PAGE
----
From my experience 95mm is a bout the perfect waist width for a 50/50 groomed/ungroomed ski. If you go fatter than that you start to lose carving ability pretty quickly, unless you are a very strong or skilled skier.  You can make a 105mm waisted ski carve on groomers, but it is more work than most people want to do for half of their turns. Conversely, if you drop below 95mm you start to lose the ability to support yourself in deep snow on one ski, which requires more mental and physical effort to balance your weight between your skis.  Mantras have a reputation as a one-ski quiver because they have enough sidecut and stiffness to handle hardpack, but a wide enough tip and waist to float in deep snow.  The Watea 94 has very similar dimensions, but a softer flex so it is better in soft snow and little worse on hard pack and heavy crud than the Mantra, but there are many other skis in that midfat range that can do the job.

 


Alternate point of view: I just got Icelantic Nomads, 105 waist, this season ... I thought they'd be hard to ski on groomers, but they've been great.  In fact, I initially got them for soft snow days, but now they're probably my every day ski.  They exposed some bad technique on my first few runs, but I took a lesson, practiced edging, and since then I've been flying on them.  I'm not sure how their stiffness compares to the other skis that have been suggested.  Mine are 158s - I'm 5'5, 175 lb, ski in the upper 8 lessons at Breck (upper bowls, (most) double blacks, trees, etc).  I've skied them on groomers, in crud, in trees, moguls, and in some powder.  So far so good. My powder skills lag behind other terrain types, but I did ski them in powder last weekend, and they were better than my old 82mm skis by a long shot (dumbo's feather?).  The one thing I don't know is how Colorado groomers compare to Alps groomers; if Alps groomers are more like east coast sheet ice, I can't speak to that.  Also, if trees and moguls feature heavily in the poster's future, maybe getting long skis for powder would be suboptimal?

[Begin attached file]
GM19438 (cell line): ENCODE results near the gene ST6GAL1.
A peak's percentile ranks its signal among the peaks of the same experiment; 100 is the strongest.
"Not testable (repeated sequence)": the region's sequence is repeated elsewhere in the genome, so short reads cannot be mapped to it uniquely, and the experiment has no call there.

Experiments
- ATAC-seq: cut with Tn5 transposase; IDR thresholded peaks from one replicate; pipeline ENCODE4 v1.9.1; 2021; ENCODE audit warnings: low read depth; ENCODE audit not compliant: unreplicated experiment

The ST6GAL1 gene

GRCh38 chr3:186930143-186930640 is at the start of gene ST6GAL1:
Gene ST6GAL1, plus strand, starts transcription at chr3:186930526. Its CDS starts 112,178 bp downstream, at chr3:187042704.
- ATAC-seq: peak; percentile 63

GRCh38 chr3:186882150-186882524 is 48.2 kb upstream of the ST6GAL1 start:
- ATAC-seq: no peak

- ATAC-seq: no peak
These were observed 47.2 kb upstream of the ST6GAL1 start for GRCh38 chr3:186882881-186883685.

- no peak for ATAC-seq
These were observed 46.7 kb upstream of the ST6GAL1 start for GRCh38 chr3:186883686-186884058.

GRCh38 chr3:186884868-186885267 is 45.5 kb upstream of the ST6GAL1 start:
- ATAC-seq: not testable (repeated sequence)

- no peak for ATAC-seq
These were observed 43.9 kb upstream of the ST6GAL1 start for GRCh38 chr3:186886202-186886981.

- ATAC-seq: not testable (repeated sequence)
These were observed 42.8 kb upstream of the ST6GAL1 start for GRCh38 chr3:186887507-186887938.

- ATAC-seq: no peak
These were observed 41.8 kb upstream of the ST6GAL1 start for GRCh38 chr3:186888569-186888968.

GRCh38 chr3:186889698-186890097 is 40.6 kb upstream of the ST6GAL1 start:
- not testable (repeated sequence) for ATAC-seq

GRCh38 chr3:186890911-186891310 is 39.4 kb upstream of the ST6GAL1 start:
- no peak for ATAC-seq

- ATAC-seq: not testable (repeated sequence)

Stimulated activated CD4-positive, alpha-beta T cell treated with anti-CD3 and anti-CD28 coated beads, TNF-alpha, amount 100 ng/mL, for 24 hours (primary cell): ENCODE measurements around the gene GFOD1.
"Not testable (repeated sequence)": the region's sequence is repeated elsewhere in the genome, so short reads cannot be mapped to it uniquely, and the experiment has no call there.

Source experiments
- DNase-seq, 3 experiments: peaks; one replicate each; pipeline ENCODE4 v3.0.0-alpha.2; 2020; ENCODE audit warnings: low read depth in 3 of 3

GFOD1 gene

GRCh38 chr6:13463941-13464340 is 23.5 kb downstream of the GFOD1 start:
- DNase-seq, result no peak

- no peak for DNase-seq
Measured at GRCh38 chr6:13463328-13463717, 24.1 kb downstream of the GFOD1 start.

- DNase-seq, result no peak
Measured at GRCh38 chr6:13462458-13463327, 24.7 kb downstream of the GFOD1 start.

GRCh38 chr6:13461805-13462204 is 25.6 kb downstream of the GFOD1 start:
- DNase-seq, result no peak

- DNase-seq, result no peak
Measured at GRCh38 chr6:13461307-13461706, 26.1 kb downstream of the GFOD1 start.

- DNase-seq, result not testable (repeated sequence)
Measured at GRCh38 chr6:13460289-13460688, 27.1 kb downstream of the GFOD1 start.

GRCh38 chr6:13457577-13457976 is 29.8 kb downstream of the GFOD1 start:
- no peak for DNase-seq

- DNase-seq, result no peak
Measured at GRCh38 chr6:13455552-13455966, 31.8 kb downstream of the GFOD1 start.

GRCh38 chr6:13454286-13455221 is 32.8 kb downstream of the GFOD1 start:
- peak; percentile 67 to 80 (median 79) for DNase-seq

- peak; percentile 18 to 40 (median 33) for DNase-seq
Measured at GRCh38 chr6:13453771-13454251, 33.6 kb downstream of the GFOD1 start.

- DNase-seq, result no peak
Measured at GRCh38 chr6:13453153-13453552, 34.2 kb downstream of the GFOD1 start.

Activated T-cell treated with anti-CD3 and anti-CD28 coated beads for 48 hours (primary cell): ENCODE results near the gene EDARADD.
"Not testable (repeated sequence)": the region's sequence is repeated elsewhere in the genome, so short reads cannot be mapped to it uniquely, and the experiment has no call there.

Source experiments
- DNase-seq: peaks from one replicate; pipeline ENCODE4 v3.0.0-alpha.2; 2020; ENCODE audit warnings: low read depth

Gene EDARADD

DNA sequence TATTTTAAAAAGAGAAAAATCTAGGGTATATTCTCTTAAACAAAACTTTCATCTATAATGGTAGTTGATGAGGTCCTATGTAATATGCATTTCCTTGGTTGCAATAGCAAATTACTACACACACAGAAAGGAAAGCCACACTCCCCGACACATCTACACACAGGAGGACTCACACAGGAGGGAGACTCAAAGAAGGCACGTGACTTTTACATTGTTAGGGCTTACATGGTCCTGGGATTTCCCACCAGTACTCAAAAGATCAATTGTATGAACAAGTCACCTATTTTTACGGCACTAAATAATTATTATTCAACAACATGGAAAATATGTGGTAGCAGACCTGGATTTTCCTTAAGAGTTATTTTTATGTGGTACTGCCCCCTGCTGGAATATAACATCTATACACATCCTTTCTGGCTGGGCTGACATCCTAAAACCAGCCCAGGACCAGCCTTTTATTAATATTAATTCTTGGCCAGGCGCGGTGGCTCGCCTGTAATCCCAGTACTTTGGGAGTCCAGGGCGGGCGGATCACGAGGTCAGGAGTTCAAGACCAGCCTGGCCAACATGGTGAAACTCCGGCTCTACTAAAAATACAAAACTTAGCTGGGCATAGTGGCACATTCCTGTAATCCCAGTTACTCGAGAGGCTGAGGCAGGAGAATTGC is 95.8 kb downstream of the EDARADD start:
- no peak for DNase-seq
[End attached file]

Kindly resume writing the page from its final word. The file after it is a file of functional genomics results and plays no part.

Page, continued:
post #10 of 12

Besides less flexing and ultimate grip, skinny skis have an advantage over wide skis on hard snow in that less torque is required to tip them onto a big edge angle.  It may not seem like it would matter much, but if you spend a lot of time at big angles on hard snow and have boney ankles and don't have cushy boots, you begin to notice it.

post #11 of 12
Quote:
Originally Posted by Ghost View Post

LOL, I'm not giving any advice on which modern powder ski to buy; the last time I skied powder it was on 215 or maybe 220 dynastar gs skis (whatever the longest rental I could find in the area was) and I was only interested in making sg turns in it; I'm also happy as a clam on in deep snow (wet snow not powder) on my skinny old 2002 Volant Machete G skis (190 cm  x 104-68-90 mm).  I understand that if you go fatter you can go shorter, but I wouldn't want a ski less than about 180 unless I was skiing very slowly (like 5 to 10 mph) through very tight trees.


Nice, they had to rip me off my 03-04 Machetes a couple of years ago.  They're my rock skis now - and they still rock - in nearly everything except deep snow, and bulletproof ice...imho 
 

post #12 of 12
Quote:
Originally Posted by Ghost View Post

LOL, I'm not giving any advice on which modern powder ski to buy; the last time I skied powder it was on 215 or maybe 220 dynastar gs skis (whatever the longest rental I could find in the area was) and I was only interested in making sg turns in it; I'm also happy as a clam on in deep snow (wet snow not powder) on my skinny old 2002 Volant Machete G skis (190 cm  x 104-68-90 mm).  I understand that if you go fatter you can go shorter, but I wouldn't want a ski less than about 180 unless I was skiing very slowly (like 5 to 10 mph) through very tight trees.



you really could opt out of any discussions of powder gear if you are only (always) going to post that you don't post anything about fat skis.no one really cares if long GS skis can be made to work.